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Athens indicates it will submit reform bills before getting creditors' approval

TAGS: Politics, Diplomacy, Economy

The government will submit two draft bills on tax and pension reform to Parliament next week even though a deal has yet to be reached between Greece and its creditors, Labor Minister Giorgos Katrougalos and Finance Minister Euclid Tsakalotos announced Tuesday in a joint statement.

Both said that even though there was still no agreement with the country’s quartet of creditors over the new tax brackets and pension reforms, they were close enough to table draft legislation.

“The legislation will be passed by the end of the month and there is time to make adjustments,” Tsakalotos said, adding that although “it’s right that we need to listen to the opinion of the institutions, as a sovereign country, we have the last word.”

The announcement follows the suspension of negotiations with creditors until next week. Both sides said that progress had been made but there were still gaps to bridge.

The move apparently took creditors by surprise as neither the two ministers nor Prime Minister Alexis Tsipras had informed them of their intentions.

The move, verging on unilateralism, is seen as a bid by the government to exert pressure on the creditors to wrap up the first review of the country’s third bailout by the end of the month so as to avoid the scenario of negotiations extending into June and to move closer to the start of debt relief discussions – a key demand of the leftist government.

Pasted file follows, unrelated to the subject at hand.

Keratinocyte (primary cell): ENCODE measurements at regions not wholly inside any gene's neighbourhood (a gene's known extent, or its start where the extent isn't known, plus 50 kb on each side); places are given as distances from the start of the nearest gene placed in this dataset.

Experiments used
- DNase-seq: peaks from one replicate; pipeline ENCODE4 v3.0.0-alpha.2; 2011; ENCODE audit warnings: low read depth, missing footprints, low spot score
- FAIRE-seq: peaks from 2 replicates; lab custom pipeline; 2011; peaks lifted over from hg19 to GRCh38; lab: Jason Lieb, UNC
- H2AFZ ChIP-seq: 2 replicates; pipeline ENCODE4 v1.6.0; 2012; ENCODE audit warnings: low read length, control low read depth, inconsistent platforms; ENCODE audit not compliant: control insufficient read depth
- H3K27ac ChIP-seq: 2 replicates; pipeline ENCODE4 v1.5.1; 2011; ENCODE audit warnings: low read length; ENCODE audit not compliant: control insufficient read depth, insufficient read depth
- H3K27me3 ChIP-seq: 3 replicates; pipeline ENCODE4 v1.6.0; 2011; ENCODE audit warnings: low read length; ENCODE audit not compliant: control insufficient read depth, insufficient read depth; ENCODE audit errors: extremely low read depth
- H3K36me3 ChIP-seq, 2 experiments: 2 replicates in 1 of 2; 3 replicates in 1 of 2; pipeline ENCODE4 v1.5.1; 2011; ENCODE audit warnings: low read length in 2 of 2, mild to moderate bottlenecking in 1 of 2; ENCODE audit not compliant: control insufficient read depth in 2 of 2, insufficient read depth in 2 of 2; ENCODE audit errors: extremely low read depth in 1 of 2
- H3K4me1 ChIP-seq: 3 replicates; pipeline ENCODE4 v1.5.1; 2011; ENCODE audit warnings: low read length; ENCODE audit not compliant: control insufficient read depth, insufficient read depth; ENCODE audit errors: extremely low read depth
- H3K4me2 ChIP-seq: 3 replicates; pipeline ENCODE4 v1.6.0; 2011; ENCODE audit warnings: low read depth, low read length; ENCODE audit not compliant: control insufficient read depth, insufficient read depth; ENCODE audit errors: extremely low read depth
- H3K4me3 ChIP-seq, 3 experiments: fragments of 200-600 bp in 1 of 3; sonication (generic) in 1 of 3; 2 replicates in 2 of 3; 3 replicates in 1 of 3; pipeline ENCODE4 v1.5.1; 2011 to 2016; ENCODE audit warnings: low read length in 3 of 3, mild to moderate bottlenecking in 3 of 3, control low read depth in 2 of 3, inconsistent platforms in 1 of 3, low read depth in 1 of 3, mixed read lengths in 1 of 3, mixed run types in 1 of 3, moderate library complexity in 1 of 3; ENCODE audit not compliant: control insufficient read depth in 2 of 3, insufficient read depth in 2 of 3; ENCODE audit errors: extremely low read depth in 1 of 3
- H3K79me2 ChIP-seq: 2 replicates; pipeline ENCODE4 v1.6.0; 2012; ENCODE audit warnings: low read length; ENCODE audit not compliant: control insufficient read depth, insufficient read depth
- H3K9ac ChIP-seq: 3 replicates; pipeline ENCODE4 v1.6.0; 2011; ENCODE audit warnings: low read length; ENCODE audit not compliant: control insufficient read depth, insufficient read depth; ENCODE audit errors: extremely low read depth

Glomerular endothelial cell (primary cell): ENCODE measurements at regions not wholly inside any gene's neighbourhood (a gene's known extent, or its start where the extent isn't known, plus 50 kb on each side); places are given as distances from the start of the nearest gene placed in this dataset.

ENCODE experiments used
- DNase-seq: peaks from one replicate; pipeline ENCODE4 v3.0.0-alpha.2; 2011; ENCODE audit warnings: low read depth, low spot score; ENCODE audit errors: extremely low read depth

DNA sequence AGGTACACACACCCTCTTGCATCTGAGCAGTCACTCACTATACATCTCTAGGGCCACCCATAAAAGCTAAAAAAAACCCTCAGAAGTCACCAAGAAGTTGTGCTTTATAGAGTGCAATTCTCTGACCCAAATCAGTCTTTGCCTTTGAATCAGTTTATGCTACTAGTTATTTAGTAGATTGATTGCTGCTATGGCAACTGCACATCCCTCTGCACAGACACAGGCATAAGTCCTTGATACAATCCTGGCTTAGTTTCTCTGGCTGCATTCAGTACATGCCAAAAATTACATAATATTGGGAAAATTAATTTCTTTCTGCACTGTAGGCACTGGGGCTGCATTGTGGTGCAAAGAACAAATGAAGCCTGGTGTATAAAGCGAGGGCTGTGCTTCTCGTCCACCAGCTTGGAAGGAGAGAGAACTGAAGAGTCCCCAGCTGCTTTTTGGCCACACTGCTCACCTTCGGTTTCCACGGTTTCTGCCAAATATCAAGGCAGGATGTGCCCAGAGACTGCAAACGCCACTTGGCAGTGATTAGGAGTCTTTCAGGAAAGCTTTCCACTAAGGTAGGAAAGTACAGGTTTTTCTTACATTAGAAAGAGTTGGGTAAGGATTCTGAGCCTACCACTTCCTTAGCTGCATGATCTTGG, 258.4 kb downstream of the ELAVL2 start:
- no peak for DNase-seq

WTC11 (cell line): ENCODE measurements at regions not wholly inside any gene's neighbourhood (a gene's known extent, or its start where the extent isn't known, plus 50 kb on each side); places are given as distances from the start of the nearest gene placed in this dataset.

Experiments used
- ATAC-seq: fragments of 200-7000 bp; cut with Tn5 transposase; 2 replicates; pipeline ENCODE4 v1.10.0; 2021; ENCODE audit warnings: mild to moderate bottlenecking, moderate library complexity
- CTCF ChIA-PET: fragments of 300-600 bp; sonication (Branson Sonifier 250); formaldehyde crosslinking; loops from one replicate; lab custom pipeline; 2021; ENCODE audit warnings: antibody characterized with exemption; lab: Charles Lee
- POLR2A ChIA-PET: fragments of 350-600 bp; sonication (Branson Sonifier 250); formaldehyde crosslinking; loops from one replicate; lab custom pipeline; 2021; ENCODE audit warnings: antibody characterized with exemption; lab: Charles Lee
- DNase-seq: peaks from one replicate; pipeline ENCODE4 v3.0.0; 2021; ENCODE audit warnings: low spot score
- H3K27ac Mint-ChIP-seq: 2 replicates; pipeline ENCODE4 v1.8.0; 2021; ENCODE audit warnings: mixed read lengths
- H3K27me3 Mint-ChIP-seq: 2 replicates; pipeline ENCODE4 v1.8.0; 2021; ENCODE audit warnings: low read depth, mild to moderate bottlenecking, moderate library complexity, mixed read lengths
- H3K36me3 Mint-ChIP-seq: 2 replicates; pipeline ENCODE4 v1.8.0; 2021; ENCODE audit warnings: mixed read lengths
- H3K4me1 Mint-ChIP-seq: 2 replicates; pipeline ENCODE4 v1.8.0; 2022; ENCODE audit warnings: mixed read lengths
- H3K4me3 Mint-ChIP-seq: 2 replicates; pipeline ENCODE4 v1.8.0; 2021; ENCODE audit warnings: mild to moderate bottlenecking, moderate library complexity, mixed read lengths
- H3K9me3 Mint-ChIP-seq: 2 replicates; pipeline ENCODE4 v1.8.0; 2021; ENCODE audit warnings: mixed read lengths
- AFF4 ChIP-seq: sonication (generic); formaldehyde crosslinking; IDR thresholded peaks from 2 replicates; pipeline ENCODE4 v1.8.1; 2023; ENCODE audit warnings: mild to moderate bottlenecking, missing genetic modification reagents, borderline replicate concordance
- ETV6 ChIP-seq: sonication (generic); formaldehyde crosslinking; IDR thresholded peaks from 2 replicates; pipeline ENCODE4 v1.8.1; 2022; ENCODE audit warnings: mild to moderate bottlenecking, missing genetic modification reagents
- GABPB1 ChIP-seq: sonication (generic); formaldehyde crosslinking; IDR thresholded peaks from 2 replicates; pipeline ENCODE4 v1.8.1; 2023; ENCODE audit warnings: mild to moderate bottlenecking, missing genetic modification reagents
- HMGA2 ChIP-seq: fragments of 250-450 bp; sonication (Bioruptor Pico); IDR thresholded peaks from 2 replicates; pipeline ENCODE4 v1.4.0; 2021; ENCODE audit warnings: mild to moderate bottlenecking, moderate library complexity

Speaking on condition of anonymity, representatives of Greece’s lenders expressed concern about the government’s plans to submit the draft laws to Parliament without the lenders’ prior approval.

They noted that the normal procedure is for the content of the legislation to be agreed between the government and the institutions, for eurozone finance ministers to give their blessing and then for the bill to be debated and voted on in the Greek Parliament.

One official noted that if the legislation is tabled and then has to be altered, valuable time would be lost.

An IMF official said the Fund would only comment on the would-be legislation once it has seen its content.

Tsipras, meanwhile, has decided to try to get political support for an agreement from Greece’s European partners.

He is due to fly to Paris on Wednesday for a meeting with French President Francois Hollande, who has in the past supported softer terms for the Greek program. It is expected that Tsipras will ask the French leader to help broker a deal with the institutions.

The Greek premier is due in Strasbourg on Thursday to meet with European Parliament President Martin Schulz.

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